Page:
Life went on. The BBC Interactive Unit developed a few other ideas, but eventually folded when the Director General decided there was no future in multimedia. Armstrong and a group of colleagues bought out the department and set up the MultiMedia Corporation. Reworkings of the Domesday ideas appeared in other forms: the 3D World Atlas (Domesday on a global scale) sold over a million copies; OneWorld.net features Another Domesday which focuses on global justice issues, and is one of Kofi Annan's favourite web sites. The BBC Domesday project became an icon, the granddaddy of interactive multimedia. And then it became obsolete.
How to preserve a time machine
The CAMiLEON project - Creative Archiving at Michigan and Leeds Emulating the Old on the New - has spent three years developing strategies for digital preservation and testing them with materials such as the BBC Domesday system. The BBC Domesday project encapsulates many difficult problems encountered by those working in the field: a huge amount of multimedia data, technological complexities, and the intellectual property rights (IPR) issues.
There are several aspects to preserving the BBC Domesday. There is the decay of the media - discs get scratched during use and become less reliable. The hardware to read these discs is rare, and the few remaining laserdisc players are prone to break down (and require very specialist repair). All of the hardware is long past its shelf life - BBC computers have always been durable, but not many were produced with the special Domesday extras. The Domesday system also had a particular 'look and feel' which requires preserving in addition to the actual content.
Rescuing the resource
CAMiLEON obtained access to a semi-working Domesday system donated by the School of Geography at the University of Leeds. One of the first tasks to preserve BBC domesday was to transfer the data files from the 12 inch laserdiscs to bytestreams accessible on modern hardware. A Linux PC could be connected to the laserdisc player using a SCSI cable, allowing the PC to read the text articles and database. Images, including still-frame video, were transferred to a PC using a standard video frame-grabber card at maximum resolution. These images were stored in an uncompressed format to avoid quality loss or the introduction of artefacts (as can occur with JPEG compression). In total, around 70GB - yes 70 gigabytes - of data was transferred per side of each laserdisc. The correct choice of abstract form for representing this data is crucial for accurate and efficient preservation over time.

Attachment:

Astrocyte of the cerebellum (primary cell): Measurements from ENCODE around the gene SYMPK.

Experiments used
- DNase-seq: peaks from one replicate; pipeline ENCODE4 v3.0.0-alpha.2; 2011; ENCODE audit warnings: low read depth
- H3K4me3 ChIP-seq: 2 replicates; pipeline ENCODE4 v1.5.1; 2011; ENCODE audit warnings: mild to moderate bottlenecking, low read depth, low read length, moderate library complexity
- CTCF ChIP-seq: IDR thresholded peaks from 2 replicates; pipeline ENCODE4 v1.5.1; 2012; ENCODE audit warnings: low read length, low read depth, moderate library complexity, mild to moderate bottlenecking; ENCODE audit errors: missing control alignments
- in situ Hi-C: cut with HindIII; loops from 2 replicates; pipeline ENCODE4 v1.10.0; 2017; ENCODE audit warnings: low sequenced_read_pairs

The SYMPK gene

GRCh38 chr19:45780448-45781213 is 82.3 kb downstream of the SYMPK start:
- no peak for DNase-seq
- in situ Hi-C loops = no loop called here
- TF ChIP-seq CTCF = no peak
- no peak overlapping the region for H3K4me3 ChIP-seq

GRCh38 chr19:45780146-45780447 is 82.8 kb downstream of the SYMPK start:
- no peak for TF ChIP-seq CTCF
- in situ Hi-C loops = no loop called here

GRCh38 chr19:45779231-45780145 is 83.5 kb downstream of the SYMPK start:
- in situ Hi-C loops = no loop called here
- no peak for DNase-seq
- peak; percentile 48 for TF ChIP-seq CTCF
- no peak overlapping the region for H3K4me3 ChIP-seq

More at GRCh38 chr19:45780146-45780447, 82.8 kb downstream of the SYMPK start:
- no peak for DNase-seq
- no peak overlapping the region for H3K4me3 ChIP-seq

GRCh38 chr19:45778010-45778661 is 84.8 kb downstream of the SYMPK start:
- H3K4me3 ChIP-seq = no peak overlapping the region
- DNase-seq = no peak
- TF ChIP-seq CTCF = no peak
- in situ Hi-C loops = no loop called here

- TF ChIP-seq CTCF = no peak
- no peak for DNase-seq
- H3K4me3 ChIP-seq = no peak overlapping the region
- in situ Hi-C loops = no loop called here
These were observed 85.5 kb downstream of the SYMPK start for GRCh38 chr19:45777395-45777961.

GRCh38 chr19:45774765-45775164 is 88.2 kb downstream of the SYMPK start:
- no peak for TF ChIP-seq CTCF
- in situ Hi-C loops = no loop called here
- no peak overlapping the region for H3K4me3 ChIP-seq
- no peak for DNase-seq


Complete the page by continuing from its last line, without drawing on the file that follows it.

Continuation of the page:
The next step was to develop software that emulates the adapted BBC Master computer and the laserdisc player on which the original BBC Domesday system ran. An open source emulator - (BeebEm - was used as the starting point for this software. Emulation of the specific Domesday system hardware had to be incorporated by CAMiLEON - which included the co-processor, SCSI communication, and the many functions of the laserdisc player.
CAMiLEON's philosophy is to preserve the data in its original, unmodified, format (ie. the original abstract bytestream, not on the same physical medium). Software can then be written to use this data: perhaps an emulation of the original system; perhaps a tool that reformats it into a modern format; or software that provides a new interface to the data. For the BBC Domesday project, CAMiLEON developed an emulation of the original system - and knowledge of how the original system works is encapsulated in the emulation software. The emulation software, together with the abstracted data, provides a record of the original BBC Domesday system.